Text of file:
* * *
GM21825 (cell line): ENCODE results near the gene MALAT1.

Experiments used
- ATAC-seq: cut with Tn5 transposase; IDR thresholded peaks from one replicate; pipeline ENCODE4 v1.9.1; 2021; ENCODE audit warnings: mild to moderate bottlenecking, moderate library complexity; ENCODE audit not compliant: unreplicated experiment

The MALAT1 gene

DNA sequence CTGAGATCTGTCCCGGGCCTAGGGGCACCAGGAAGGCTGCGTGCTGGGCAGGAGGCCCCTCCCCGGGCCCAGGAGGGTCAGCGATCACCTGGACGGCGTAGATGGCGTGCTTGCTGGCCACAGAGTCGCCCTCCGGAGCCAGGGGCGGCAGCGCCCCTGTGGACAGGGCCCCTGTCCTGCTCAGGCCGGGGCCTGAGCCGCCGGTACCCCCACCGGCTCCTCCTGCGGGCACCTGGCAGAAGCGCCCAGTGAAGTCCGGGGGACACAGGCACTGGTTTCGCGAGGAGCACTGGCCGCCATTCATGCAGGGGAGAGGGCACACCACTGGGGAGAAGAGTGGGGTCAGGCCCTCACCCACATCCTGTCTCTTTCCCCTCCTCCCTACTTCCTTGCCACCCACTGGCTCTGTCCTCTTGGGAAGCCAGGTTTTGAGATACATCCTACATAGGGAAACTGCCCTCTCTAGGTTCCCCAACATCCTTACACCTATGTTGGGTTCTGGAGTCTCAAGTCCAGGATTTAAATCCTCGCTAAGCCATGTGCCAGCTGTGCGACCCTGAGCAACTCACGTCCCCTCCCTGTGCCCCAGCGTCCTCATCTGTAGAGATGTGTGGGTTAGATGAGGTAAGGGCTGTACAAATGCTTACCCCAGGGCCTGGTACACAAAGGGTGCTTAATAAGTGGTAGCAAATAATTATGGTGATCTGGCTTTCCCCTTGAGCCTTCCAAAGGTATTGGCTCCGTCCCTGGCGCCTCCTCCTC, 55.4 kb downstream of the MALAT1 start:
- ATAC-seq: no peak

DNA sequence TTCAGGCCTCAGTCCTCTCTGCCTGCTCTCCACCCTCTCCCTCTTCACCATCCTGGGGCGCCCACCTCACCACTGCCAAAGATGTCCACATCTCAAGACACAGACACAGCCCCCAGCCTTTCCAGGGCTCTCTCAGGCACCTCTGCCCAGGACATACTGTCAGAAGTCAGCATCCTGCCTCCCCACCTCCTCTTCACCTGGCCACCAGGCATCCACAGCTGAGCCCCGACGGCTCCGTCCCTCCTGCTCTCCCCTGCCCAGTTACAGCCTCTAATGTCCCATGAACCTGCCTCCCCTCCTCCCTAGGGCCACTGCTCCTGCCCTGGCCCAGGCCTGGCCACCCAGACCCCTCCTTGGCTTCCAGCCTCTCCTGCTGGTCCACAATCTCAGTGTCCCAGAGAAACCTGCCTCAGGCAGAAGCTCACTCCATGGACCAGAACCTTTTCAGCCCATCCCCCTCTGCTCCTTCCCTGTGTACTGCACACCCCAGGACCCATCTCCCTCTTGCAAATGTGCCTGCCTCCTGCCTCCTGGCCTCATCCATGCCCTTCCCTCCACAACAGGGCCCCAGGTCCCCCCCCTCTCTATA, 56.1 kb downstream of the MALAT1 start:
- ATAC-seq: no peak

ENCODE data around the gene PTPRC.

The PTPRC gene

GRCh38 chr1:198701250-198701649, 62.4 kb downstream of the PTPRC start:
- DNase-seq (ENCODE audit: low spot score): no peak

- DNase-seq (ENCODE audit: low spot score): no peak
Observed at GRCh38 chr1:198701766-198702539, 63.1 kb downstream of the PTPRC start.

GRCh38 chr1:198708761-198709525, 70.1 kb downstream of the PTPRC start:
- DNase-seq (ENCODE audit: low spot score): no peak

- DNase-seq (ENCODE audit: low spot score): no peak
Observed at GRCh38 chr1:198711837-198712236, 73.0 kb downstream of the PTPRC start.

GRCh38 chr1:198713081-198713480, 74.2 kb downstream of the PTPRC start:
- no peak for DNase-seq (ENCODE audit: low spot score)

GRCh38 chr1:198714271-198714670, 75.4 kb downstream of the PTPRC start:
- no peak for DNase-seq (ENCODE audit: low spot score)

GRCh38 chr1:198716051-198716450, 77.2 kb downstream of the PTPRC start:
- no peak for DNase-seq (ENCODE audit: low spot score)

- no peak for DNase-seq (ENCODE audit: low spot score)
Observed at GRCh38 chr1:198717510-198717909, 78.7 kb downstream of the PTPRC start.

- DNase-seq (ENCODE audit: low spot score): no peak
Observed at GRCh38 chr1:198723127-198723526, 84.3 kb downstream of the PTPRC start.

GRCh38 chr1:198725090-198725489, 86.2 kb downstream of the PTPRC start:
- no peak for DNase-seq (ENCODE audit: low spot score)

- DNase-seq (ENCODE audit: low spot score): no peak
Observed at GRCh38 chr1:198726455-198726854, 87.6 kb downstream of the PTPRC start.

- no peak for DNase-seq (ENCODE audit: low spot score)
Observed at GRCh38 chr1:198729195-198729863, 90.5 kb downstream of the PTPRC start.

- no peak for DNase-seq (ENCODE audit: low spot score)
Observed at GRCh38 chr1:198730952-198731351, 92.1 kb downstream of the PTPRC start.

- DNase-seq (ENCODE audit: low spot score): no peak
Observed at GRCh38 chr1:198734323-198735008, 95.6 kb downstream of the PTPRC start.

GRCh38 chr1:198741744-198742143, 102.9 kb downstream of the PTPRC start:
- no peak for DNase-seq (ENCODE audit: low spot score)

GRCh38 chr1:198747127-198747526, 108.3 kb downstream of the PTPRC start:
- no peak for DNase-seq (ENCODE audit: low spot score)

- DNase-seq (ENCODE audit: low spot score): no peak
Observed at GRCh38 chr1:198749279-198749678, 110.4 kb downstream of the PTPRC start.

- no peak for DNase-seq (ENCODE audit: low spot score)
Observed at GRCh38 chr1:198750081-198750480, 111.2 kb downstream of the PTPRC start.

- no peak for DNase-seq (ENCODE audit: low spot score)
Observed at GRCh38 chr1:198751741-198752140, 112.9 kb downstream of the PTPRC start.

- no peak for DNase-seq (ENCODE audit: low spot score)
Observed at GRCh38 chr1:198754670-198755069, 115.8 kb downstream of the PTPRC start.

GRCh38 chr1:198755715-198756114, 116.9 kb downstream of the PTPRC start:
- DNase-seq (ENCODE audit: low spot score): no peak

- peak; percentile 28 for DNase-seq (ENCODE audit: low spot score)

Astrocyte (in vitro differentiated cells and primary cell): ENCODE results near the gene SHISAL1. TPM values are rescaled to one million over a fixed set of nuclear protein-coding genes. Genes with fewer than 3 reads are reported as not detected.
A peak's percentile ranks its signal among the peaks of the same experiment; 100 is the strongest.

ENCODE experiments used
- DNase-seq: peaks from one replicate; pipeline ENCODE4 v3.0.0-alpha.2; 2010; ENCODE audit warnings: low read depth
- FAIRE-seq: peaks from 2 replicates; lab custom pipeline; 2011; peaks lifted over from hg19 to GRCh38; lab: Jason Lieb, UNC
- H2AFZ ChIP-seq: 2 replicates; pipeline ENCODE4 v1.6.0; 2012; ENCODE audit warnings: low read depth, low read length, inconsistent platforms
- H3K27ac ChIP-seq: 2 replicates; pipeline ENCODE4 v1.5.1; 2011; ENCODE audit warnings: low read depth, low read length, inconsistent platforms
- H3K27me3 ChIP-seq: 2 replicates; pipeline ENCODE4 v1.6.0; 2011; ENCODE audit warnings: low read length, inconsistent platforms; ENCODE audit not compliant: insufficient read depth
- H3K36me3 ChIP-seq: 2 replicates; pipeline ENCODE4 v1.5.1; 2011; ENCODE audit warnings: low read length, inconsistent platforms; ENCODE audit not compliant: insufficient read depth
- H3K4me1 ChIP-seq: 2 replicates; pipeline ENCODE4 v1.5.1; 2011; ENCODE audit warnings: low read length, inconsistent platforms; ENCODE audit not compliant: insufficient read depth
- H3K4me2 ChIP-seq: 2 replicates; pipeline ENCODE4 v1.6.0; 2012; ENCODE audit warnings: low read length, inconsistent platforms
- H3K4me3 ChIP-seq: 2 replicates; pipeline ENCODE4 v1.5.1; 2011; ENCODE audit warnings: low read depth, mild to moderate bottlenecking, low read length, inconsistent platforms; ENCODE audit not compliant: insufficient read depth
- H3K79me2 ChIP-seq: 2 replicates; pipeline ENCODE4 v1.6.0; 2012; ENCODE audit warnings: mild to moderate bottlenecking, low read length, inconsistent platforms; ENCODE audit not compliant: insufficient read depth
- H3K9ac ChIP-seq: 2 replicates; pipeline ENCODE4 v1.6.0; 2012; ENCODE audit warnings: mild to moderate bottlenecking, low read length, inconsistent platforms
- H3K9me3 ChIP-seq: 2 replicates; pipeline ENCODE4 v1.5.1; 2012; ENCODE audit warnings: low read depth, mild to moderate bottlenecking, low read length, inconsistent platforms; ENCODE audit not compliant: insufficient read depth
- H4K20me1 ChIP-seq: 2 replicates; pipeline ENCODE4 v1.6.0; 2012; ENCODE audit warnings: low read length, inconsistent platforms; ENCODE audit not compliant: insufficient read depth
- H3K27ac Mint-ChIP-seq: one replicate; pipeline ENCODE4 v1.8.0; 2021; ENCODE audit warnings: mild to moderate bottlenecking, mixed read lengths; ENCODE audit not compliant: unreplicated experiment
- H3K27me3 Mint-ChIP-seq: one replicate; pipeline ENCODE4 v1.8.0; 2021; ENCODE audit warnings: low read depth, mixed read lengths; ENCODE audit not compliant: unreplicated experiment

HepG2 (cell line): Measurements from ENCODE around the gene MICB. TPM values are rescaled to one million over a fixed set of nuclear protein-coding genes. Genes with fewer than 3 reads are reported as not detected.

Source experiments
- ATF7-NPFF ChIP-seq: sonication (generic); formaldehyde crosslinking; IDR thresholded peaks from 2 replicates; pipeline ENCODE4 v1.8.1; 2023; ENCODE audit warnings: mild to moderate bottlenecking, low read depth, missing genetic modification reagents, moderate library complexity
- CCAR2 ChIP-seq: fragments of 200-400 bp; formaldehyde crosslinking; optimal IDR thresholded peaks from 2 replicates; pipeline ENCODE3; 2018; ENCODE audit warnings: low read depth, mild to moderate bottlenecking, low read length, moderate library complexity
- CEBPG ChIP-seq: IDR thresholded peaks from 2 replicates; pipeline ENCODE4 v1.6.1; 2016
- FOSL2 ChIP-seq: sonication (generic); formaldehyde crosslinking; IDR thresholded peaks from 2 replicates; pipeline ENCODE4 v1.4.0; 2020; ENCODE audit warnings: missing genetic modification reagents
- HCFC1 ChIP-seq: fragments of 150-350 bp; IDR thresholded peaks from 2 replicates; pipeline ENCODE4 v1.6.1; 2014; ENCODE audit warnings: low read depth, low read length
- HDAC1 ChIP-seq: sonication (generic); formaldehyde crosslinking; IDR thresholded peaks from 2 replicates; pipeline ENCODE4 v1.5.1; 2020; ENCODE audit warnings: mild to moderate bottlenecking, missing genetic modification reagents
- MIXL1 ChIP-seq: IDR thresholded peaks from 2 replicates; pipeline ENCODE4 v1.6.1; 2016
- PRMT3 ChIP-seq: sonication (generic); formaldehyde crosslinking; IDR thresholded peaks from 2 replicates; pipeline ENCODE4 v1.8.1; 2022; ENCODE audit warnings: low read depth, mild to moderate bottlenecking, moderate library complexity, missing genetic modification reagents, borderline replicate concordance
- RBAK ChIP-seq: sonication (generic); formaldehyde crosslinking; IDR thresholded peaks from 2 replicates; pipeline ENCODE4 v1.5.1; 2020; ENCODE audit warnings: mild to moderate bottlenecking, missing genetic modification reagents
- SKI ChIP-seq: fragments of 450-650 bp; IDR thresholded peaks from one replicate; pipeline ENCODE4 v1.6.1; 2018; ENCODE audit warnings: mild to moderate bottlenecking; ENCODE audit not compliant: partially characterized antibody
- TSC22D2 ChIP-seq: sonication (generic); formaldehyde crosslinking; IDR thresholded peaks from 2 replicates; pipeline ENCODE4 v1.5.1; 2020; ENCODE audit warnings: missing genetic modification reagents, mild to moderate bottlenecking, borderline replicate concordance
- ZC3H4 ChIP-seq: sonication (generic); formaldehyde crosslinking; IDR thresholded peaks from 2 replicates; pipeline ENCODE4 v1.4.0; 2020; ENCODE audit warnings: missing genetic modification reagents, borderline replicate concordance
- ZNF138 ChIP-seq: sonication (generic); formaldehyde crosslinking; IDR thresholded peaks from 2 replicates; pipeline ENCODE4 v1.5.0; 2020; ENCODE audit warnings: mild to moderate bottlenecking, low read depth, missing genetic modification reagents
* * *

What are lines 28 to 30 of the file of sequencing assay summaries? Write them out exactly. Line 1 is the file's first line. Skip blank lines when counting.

Observed at GRCh38 chr1:198723127-198723526, 84.3 kb downstream of the PTPRC start.

GRCh38 chr1:198725090-198725489, 86.2 kb downstream of the PTPRC start:
- no peak for DNase-seq (ENCODE audit: low spot score)